Life without wheelies

MY life has suddenly undergone an abrupt change - my son is back from college. Since December, I have led the good life: late vegetarian dinners for my husband and me in front of the TV; one week's dirty laundry sitting patiently on the basement floor in front of the washing machine; its neighbor (the dryer), holding three days of dried, but wrinkled, clothes; and last but not least, that unkempt empty refrigerator that we try to avoid unless it is absolutely necessary. This year I thought I knew what to expect when Paul walked in the door. He entered on his 21st birthday, a new man. His hair was cut so I could see his eyes and ears. The only birthday present he requested was a new suit. He no longer demanded his summer quota of hot dogs, American cheese in individual wrappers, and chocolate chip cookies. ``Mom,'' said he, ``I am no longer into junk food, so don't buy that stuff anymore.''

``How about red meat?'' I asked.

``You can forget that,'' he replied proudly. ``Chicken will be fine and, boy, do I like fish.''

``FISH?''

``Yeah, the food at school was so bad that I didn't eat much.''

Paul's room, for the last seven years, has been wallpapered from floor to ceiling with pictures torn out of motorcycle magazines - all flashily dressed adolescents doing wheelies in the sky on very expensive bikes. It happened so fast we couldn't stop it. It progressed to the actual purchase of a BMX and then an enormously powerful Kawasaki.

When he went away to college, I decided to leave his room alone, hoping that after one semester he would change, grow out of his motorcycle mania, and adopt another interest. That was three years ago. Recently, when I borrowed his bookcase for our den and boxed his trophies and memorabilia, I felt a little guilty for invading his privacy. He didn't mind at all. In fact, he wants to resurrect old shelving from the basement, put his trophies back up, and tear down all the pictures. ``What should I do,'' he asked, ``paint or wallpaper?''

``Either one would be just fine,'' we smiled.

Shortly after he returned, even before he unpacked, he was up in the loft of the garage, throwing down old motorcycle parts, stop signs (where did they come from?), wheelie ramps, and all sorts of other things I hadn't seen in years. ``Going to the dump,'' he stated matter-of-factly as he filled up the car. ``And by the way, Mom, I took down all the lawn furniture for you and set it up.''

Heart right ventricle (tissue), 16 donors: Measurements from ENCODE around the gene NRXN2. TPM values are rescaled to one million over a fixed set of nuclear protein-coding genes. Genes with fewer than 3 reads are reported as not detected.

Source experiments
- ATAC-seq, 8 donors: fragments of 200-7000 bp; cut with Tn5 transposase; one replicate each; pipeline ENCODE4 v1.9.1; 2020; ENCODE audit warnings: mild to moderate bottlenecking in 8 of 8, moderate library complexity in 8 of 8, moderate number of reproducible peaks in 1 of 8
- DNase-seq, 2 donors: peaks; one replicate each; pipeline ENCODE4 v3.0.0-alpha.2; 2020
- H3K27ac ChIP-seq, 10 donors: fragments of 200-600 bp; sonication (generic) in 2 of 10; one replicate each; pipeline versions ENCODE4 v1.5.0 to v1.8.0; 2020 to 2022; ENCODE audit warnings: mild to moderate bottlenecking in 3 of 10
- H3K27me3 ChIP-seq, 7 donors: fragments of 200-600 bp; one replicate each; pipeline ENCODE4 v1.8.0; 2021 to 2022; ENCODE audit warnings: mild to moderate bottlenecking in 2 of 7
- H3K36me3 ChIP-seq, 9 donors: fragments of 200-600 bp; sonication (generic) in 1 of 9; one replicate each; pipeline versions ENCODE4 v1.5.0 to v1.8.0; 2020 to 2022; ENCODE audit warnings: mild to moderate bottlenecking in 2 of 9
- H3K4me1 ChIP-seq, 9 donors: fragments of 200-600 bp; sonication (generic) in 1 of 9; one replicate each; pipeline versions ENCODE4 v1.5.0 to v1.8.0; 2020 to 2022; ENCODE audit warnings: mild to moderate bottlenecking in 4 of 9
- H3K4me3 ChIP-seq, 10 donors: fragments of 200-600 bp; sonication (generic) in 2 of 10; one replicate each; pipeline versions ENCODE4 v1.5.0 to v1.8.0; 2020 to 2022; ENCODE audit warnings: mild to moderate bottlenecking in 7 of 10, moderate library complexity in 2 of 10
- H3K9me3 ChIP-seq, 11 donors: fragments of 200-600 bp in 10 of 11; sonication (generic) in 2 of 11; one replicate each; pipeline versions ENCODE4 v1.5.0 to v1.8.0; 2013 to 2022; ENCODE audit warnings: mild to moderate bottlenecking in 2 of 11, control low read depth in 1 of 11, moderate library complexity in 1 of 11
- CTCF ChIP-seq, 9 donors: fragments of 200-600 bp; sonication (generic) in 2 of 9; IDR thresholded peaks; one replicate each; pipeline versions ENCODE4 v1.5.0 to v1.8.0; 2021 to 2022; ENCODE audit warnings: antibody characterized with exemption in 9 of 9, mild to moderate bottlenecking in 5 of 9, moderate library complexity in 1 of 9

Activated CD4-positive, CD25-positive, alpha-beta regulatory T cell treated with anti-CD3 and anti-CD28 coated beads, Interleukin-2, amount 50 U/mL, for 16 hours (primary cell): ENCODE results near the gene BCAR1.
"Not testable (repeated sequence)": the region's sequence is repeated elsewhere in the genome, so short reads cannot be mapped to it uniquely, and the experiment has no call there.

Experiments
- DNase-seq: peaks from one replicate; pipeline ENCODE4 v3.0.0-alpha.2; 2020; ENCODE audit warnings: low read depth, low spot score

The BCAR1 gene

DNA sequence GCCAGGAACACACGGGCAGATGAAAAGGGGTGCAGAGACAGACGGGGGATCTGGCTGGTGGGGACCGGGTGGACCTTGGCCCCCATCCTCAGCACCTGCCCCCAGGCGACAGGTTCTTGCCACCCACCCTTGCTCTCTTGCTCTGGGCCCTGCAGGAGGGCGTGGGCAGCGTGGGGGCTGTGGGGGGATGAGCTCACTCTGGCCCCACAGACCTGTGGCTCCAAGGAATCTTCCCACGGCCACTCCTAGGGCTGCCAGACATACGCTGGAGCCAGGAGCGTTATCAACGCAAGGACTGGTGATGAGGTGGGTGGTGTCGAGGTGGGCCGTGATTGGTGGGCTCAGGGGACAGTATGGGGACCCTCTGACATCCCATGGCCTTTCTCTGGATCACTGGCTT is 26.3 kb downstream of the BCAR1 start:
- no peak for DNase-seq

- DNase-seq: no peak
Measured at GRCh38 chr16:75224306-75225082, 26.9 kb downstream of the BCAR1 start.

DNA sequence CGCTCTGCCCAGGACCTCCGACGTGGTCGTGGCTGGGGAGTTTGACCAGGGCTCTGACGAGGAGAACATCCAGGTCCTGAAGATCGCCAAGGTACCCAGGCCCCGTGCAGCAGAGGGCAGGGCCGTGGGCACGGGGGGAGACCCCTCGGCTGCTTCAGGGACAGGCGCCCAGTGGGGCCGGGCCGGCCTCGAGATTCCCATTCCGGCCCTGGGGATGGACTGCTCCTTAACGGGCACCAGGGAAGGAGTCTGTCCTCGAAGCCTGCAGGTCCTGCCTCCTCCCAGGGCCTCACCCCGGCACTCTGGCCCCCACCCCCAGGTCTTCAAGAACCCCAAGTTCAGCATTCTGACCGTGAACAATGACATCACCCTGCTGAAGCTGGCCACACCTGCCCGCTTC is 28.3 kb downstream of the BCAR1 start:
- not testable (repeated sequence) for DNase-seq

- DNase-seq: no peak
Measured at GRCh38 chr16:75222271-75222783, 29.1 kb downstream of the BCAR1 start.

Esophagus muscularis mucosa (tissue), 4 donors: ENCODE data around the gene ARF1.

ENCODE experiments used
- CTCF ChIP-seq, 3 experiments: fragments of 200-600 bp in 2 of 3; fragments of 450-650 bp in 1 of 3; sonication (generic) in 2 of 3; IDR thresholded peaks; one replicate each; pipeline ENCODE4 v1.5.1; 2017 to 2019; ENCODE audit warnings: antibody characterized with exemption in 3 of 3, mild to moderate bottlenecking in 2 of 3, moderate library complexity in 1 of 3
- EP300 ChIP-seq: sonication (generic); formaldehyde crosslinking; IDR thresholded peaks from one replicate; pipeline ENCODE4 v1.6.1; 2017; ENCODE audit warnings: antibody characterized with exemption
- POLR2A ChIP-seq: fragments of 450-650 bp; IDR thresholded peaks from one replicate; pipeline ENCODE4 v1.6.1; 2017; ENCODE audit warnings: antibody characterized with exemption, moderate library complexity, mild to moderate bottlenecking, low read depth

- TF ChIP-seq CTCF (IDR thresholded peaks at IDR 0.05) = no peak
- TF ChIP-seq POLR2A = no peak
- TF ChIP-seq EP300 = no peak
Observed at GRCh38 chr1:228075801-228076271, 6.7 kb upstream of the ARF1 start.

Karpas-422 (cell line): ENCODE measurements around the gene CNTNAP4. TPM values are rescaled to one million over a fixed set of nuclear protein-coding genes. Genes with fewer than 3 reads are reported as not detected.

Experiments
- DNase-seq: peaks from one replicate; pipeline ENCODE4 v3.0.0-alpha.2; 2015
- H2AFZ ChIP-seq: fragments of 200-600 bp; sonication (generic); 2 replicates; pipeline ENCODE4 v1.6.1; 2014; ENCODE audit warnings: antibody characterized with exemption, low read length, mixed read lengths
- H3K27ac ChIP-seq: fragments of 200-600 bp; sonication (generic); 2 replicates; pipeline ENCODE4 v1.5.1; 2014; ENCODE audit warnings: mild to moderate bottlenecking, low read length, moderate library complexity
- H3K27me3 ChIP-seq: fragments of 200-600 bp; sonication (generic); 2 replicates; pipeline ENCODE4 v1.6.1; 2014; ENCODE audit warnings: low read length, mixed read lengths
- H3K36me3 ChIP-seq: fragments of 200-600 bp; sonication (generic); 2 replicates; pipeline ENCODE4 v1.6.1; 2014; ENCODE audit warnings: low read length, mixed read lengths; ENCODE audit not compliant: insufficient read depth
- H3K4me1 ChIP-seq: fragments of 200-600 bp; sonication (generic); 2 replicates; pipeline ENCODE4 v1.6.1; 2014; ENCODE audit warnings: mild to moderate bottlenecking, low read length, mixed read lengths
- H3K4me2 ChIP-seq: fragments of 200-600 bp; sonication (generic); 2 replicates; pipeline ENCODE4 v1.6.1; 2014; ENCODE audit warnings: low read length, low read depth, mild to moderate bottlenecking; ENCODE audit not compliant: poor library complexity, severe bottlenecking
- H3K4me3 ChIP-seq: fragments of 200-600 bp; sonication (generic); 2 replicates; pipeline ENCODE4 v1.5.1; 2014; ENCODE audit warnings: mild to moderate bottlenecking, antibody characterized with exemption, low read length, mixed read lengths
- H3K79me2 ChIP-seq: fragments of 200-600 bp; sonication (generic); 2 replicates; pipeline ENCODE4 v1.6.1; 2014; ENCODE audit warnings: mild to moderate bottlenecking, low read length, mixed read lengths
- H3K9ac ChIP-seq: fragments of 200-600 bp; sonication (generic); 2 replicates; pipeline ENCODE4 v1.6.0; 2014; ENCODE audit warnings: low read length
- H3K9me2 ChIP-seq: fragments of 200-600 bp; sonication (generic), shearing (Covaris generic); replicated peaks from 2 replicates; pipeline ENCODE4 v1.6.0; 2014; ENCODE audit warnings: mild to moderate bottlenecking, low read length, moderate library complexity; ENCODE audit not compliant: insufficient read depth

``How about the umbrella?''

``That, too!''

When we took him out on his birthday to the best seafood restaurant we could think of and sat overlooking the yachts, sea gulls, and rippling water, we talked about college life. He told us about his photography trip to Mexico, and how excited he was to be doing an internship in Manhattan next spring. His latest courses seemed more challenging - philosophy, sociology, sculpture, literature, and photography - consequently, his grades were better than ever. After struggling for two years with math and economics, he had decided to declare art as his major.

He talked about his girlfriend, whom I sensed he missed. She is a flutist, at college on a music scholarship. Recently she changed her major to art because she likes all areas of the arts, not just music.

We were pleased and happy for him to be sharing these thoughts with us. He was articulate and sincere. I don't think he was aware of his abrupt change from adolescence to manhood but we certainly were; it was glaringly obvious to us as we sat and listened.

All that mourning I was mentally going through preparing for the end of my ``good life'' was in vain. Paul was home. We were still living the good life, only now he was part of it.

More than just a birthday celebration, this was a momentous occasion.

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